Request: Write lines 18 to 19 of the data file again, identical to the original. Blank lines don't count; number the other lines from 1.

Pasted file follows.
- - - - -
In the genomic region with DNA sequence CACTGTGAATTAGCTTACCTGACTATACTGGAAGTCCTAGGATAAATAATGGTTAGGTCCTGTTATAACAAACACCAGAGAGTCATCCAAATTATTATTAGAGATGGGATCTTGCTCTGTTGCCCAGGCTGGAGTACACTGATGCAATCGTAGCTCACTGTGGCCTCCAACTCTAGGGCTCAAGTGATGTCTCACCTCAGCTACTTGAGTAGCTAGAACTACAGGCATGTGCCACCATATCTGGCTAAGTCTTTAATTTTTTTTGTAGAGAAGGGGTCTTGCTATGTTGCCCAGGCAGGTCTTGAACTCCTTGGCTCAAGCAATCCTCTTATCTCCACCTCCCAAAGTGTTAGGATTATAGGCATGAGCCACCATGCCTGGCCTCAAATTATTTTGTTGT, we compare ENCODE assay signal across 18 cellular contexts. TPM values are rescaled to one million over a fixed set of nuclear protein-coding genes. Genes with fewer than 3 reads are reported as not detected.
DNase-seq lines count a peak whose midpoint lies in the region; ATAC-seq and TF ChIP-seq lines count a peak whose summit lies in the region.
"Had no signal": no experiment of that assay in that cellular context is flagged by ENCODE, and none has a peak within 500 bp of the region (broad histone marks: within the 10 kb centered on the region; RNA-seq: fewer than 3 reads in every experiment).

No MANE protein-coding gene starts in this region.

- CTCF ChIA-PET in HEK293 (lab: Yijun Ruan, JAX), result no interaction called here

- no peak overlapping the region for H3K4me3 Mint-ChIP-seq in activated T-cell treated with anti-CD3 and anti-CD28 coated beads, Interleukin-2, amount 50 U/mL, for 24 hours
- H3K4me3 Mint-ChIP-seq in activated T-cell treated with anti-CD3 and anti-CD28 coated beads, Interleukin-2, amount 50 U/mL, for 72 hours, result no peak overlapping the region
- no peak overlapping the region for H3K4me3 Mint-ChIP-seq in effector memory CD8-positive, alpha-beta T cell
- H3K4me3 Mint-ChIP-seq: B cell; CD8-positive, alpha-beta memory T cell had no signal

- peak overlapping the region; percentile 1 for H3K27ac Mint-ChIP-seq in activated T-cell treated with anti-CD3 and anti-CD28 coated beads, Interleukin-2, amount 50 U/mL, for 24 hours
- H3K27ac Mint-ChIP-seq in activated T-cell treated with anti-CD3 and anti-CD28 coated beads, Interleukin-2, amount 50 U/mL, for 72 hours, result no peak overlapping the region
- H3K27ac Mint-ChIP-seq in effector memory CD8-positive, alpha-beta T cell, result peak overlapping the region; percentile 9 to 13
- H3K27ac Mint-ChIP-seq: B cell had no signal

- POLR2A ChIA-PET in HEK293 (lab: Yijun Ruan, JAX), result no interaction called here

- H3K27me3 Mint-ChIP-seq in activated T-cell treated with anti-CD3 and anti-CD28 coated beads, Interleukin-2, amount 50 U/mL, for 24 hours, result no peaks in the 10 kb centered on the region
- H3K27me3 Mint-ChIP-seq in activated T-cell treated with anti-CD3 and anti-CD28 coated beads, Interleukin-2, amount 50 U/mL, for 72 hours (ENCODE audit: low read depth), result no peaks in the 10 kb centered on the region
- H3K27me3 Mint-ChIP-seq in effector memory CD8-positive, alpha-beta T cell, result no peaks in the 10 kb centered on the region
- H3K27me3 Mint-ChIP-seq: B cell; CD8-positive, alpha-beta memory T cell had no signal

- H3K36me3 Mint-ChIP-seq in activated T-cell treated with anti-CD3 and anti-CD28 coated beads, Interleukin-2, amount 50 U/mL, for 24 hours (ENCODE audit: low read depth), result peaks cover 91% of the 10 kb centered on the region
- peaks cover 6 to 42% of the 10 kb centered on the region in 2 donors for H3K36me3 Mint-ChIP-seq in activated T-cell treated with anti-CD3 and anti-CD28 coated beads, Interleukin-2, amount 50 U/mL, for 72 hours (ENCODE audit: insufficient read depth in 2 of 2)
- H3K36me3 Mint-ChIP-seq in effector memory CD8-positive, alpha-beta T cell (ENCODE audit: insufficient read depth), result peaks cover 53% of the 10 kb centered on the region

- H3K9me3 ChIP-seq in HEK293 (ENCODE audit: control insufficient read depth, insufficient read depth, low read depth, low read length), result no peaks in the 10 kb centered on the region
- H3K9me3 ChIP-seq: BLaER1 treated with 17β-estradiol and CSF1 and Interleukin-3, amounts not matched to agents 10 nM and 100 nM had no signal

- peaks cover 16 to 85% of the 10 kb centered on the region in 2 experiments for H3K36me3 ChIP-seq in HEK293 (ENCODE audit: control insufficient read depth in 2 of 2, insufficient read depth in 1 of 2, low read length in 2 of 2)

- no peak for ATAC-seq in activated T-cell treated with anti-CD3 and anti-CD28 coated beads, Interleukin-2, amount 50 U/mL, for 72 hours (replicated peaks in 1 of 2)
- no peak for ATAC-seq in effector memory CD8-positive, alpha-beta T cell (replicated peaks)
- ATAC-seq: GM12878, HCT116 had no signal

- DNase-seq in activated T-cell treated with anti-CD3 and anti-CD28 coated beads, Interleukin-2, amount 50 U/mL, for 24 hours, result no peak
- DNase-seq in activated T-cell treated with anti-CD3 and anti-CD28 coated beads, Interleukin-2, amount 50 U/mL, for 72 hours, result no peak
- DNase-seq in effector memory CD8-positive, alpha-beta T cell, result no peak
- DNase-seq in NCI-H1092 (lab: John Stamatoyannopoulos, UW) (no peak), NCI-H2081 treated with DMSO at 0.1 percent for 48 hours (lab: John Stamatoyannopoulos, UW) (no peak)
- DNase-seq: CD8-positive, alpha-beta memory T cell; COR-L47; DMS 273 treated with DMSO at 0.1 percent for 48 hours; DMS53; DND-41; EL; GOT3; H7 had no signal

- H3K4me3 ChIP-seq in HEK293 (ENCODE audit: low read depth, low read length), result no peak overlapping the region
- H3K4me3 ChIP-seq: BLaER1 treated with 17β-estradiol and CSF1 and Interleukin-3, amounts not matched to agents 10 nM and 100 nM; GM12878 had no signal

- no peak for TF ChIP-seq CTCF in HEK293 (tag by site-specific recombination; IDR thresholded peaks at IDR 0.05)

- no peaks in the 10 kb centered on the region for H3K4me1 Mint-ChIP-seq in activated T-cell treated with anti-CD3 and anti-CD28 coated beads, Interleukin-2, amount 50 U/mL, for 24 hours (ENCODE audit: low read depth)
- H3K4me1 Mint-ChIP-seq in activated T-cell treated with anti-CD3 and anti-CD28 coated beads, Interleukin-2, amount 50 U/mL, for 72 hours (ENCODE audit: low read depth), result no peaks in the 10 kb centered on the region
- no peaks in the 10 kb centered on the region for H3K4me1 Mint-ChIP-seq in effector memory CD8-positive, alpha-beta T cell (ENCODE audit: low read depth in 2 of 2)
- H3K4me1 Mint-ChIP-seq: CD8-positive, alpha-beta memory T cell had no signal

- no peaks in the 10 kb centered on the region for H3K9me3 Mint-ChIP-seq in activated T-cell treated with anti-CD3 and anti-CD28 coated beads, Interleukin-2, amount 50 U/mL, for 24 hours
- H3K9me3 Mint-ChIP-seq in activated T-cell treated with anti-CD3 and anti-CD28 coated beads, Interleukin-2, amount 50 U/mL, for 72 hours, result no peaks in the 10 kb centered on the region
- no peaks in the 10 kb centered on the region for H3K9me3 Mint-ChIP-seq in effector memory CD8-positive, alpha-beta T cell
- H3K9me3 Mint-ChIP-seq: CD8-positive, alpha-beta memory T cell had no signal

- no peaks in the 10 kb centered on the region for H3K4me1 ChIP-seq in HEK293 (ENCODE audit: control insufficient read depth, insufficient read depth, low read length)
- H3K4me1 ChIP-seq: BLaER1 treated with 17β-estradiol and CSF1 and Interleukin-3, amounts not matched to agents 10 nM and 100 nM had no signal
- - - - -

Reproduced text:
- H3K27me3 Mint-ChIP-seq: B cell; CD8-positive, alpha-beta memory T cell had no signal

- H3K36me3 Mint-ChIP-seq in activated T-cell treated with anti-CD3 and anti-CD28 coated beads, Interleukin-2, amount 50 U/mL, for 24 hours (ENCODE audit: low read depth), result peaks cover 91% of the 10 kb centered on the region